The Practice Notebook

flutist Zara Lawler shares tips on learning music

A Story about Metronome Trick No. 1, what a small world it is, and how the world sometimes gives you the information you need.


I started writing this blog last fall, and publishing it in December, as is probably obvious  to you if you are reading this now.  This week, I was going to post an entry on how practicing is like and not like playing video games, but since something incredible happened this weekend, you’ll have to wait to hear about video games and music practice.

It all started with the first draft of my entry on Metronome Trick No. 1. (but as you will read, it goes back even further in time than that…) Here is a paragraph that I cut from the final entry about that metronome trick:

I learned this technique the weekend I auditioned for Eastman.  I was staying with a friend of mine from high school, and his roommate, a violinist named (I think!) Tom, told me about it.  I forget the exact context of the conversation, but what I do remember is that he made it sound like no other practice technique was worth bothering with, because this one was so superior.

So, did I make an effort to track down the identity of the mystery violinist so that he could be properly credited and included in my entry?  No, I did not.  I confess it just seemed easier to cut the paragraph from the article.

But the small world of music did the job for me.  I spent the last few days at the very awesome Chamber Music America Conference where I was talking to the cool flutist Laura Barron. When she casually mentioned that she had just run into a violinist friend from Eastman 20 years ago named Tom, I did not immediately leap on that tidbit of information (I didn’t want to appear crazy, after all.)  I bided my time, and later in the conversation I asked if she knew my friend from high school, the composer Brian Schachter, with whom I had stayed lo those many years ago.  When she said she did, I knew it had to be the same Tom.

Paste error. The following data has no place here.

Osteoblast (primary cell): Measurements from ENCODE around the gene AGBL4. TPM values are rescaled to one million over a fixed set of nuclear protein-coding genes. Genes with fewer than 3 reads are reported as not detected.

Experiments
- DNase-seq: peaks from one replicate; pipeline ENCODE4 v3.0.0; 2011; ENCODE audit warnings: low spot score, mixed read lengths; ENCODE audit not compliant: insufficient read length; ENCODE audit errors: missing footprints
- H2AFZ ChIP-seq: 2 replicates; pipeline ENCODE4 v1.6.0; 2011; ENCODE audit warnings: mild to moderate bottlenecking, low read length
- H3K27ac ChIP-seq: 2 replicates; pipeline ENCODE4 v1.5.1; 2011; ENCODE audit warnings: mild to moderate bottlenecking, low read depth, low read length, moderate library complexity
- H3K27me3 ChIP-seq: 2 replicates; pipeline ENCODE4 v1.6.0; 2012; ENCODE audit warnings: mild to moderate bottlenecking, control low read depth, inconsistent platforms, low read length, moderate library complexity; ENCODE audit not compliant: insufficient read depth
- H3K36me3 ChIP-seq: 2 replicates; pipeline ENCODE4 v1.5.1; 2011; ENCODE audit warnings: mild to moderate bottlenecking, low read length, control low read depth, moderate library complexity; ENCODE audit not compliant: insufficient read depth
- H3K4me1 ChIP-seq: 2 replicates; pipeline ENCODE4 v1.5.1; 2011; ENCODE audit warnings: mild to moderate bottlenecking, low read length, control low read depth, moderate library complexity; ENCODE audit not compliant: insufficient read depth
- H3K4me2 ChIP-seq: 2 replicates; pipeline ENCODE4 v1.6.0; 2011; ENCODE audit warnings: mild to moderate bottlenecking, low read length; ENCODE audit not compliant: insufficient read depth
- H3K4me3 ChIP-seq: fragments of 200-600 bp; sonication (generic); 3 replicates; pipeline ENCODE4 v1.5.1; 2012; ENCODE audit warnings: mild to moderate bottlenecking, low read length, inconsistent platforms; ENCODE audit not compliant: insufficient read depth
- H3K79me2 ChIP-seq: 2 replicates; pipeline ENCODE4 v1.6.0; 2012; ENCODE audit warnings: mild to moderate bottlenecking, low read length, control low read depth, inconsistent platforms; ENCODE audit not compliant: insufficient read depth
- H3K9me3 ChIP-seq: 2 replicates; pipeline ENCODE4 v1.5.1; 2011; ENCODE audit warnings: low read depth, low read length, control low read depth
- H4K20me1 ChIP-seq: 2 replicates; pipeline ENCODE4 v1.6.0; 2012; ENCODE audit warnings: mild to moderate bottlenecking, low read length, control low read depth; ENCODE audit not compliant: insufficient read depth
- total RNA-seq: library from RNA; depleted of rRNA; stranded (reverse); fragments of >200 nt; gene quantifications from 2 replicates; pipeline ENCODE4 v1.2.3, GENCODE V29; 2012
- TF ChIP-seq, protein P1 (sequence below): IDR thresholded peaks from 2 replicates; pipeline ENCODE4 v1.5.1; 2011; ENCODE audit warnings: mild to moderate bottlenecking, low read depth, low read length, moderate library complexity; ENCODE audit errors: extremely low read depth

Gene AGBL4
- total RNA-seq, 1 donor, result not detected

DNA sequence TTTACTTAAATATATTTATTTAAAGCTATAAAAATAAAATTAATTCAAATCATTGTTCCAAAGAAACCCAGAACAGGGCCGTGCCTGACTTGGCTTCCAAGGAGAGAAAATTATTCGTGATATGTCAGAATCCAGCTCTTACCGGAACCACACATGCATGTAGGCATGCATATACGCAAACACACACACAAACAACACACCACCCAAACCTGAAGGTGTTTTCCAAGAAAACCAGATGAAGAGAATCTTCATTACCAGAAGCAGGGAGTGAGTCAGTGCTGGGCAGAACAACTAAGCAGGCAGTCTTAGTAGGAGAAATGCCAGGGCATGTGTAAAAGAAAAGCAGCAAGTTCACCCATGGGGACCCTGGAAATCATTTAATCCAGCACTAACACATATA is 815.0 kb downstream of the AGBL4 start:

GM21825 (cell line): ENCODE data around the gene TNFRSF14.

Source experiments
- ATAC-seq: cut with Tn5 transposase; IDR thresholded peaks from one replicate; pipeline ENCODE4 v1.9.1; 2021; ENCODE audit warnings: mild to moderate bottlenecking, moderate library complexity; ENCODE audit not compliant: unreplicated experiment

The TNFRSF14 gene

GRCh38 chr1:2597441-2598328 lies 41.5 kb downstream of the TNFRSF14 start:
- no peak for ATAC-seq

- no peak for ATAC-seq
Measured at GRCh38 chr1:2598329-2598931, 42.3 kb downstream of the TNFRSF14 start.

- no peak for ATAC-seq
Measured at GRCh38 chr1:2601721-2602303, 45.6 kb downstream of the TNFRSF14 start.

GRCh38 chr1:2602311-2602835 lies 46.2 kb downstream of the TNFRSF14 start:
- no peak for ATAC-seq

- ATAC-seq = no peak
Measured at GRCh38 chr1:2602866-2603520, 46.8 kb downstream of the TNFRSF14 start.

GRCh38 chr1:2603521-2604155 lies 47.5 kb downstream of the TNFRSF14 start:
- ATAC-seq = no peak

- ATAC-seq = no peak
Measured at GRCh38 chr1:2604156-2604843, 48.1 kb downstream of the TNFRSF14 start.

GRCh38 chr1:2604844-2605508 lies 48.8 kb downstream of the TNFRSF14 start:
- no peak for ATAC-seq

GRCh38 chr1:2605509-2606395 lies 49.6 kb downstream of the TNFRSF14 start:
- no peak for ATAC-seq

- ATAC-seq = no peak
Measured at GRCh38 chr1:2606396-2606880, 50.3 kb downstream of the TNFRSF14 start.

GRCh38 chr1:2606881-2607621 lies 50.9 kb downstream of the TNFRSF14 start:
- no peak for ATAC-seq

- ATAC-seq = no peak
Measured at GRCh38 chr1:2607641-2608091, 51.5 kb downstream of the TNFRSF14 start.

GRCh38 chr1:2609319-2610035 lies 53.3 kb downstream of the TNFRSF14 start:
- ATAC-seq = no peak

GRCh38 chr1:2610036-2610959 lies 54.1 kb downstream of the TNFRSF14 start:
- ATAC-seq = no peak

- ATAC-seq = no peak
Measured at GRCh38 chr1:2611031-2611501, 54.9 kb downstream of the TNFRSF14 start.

Sure enough, I got to meet him later at the conference and solved the mystery of his moniker: it turns out his last name is Stone, and he plays with the Cypress Quartet. When I told him the story, he said, “Yeah, that sounds like me.  I had pretty strong opinions when I was a teenager.”

me, contemplating the small world we live in, writing this entry on the plane after the conference.

me, contemplating the small world we live in, writing this entry on the plane after the conference.

I cannot tell you how cool it was to re-meet someone who inadvertently had such a big effect on me.  That was the only conversation I had with Tom when I was there for my audition, but I was so green, so wanting to be in music school, and to know all the things people like Tom knew, that it had a huge effect on me.  He said it with such force and conviction — I wanted to feel that confident about playing and practicing!  He just swept into the room, anointed me with his wisdom and swept out – and didn’t even know how much he affected me.

And what a pearl of wisdom it is, people.  Metronome Trick No. 1 has been my main way of practicing ever since.  Probably 75% of my practice time is spent going up two and down one on ye olde metronome.  And there he was at the conference:  Mystery Tom, from the mists of time!  Talking to me!

So, thank you, Tom Stone, for having strong opinions when you were a teenager, and for being at the CMA Conference. And thank you, world, for twice giving me information that I needed.

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